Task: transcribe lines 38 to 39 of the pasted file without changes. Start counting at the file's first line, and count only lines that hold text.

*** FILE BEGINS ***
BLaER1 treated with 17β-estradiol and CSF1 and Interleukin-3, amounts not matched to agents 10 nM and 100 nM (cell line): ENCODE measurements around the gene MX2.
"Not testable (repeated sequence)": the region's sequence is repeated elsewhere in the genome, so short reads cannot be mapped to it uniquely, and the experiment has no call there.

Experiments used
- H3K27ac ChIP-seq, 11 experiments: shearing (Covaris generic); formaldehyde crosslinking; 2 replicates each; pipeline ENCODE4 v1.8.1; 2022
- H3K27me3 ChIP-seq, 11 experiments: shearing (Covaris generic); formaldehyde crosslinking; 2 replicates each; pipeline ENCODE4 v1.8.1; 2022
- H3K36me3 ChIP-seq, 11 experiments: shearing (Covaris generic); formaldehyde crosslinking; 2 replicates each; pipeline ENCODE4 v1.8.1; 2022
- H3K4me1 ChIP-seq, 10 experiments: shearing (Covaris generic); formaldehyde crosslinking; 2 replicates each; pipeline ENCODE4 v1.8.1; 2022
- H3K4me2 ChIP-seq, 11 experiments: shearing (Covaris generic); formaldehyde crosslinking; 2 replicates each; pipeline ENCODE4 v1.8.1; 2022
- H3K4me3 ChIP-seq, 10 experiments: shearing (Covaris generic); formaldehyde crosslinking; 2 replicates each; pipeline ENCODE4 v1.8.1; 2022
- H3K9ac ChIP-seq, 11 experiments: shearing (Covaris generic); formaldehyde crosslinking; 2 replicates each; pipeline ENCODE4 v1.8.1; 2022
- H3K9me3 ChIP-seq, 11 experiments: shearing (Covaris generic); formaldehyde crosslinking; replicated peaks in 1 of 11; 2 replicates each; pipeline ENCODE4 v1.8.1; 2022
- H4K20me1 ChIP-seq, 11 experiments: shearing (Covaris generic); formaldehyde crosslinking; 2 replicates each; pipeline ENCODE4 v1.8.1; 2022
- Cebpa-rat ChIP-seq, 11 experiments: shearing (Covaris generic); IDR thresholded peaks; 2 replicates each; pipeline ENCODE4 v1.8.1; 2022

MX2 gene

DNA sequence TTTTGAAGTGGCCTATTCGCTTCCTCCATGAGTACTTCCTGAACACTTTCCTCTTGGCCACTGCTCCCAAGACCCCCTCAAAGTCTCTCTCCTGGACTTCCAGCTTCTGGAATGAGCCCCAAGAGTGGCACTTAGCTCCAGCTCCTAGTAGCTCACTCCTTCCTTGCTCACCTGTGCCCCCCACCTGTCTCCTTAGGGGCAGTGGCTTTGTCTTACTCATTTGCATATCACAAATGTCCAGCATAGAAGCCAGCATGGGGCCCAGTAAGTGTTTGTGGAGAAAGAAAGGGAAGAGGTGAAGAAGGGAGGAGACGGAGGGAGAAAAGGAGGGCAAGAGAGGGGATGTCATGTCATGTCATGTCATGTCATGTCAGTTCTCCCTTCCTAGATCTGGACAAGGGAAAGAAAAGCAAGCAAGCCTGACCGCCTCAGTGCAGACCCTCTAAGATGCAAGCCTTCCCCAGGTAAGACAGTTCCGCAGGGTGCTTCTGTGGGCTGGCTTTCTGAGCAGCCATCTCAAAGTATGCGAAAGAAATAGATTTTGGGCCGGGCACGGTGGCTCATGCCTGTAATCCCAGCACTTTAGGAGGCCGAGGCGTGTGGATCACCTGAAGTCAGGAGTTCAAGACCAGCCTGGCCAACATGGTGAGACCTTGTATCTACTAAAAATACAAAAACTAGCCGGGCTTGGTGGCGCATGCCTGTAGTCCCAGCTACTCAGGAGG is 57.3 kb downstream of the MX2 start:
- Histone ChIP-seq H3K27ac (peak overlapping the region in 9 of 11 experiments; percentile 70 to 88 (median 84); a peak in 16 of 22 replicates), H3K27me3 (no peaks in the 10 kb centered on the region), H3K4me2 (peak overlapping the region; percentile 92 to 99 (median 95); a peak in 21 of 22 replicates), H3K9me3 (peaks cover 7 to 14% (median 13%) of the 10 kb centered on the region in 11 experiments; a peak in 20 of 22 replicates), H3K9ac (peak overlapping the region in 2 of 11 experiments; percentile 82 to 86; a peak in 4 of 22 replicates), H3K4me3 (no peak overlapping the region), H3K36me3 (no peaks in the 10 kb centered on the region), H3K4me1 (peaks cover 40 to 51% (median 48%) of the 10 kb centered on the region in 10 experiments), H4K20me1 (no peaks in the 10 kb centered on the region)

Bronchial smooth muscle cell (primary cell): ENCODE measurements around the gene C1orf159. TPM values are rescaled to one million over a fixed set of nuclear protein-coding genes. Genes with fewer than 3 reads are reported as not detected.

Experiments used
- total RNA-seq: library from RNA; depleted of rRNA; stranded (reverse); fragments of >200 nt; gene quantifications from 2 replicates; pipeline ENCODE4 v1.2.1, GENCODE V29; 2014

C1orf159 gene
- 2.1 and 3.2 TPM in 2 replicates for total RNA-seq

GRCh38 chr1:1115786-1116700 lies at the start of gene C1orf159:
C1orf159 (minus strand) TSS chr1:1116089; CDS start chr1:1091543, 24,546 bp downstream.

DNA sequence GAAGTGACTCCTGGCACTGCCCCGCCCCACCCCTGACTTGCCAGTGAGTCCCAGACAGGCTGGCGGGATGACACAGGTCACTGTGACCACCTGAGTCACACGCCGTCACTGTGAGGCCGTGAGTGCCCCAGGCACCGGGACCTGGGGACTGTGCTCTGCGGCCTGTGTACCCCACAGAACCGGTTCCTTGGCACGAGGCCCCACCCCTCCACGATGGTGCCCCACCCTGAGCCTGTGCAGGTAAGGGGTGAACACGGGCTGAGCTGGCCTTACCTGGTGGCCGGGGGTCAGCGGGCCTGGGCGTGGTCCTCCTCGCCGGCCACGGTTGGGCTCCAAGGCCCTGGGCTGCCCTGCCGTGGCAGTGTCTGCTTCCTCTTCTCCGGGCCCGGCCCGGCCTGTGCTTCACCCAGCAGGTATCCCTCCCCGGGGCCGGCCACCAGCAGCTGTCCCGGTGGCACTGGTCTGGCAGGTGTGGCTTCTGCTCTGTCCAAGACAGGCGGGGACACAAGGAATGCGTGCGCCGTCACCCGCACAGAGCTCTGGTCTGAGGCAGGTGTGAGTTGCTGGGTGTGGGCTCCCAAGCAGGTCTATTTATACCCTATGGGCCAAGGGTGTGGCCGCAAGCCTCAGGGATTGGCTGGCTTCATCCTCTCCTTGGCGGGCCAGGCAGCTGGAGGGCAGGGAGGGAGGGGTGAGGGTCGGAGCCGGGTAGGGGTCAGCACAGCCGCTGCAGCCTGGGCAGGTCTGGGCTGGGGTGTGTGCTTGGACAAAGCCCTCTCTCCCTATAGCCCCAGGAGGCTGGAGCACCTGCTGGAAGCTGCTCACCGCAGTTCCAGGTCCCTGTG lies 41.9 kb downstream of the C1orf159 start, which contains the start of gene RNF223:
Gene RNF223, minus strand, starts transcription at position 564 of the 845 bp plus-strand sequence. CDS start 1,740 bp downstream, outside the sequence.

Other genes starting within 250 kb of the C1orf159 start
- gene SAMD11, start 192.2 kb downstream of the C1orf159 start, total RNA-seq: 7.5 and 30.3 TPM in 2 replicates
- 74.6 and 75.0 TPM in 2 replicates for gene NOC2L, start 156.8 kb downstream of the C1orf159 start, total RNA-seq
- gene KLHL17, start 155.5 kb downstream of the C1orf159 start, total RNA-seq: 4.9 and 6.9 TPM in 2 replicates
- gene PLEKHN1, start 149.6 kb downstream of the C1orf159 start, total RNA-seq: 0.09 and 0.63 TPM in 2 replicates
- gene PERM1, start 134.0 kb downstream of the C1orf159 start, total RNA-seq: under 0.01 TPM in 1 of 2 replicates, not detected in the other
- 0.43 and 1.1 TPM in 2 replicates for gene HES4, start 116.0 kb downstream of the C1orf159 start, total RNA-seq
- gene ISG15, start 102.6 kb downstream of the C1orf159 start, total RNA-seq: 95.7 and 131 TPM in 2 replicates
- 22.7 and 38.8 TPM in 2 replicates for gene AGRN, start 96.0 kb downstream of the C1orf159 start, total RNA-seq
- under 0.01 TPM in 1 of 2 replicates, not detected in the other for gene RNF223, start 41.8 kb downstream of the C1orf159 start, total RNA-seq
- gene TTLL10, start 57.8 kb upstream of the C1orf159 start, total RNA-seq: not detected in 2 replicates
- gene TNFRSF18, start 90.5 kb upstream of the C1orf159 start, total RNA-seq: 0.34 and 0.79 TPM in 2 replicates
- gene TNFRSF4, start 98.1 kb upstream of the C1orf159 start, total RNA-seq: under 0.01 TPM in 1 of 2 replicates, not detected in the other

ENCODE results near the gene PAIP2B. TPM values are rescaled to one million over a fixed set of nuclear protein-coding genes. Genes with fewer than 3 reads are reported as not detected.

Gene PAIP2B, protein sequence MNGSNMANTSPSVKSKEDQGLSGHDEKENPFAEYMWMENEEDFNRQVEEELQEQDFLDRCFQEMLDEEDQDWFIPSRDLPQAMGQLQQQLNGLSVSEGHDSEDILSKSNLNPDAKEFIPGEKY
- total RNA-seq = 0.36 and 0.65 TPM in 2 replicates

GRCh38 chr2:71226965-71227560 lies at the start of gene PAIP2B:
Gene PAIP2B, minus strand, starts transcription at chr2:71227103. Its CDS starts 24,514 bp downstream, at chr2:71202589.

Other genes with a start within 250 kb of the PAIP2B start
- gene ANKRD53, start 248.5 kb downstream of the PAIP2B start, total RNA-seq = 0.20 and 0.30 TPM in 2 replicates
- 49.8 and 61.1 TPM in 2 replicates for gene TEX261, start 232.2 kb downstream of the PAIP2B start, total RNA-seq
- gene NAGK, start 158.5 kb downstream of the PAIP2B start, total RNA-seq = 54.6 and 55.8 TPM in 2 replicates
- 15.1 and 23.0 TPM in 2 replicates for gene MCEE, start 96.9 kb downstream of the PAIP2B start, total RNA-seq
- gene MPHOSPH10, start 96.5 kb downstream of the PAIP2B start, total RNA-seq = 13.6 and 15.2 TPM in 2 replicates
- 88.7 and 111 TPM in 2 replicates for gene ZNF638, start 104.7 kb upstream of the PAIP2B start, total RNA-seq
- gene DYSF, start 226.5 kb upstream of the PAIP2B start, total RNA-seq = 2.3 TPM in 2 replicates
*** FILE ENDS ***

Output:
- gene TNFRSF4, start 98.1 kb upstream of the C1orf159 start, total RNA-seq: under 0.01 TPM in 1 of 2 replicates, not detected in the other

ENCODE results near the gene PAIP2B. TPM values are rescaled to one million over a fixed set of nuclear protein-coding genes. Genes with fewer than 3 reads are reported as not detected.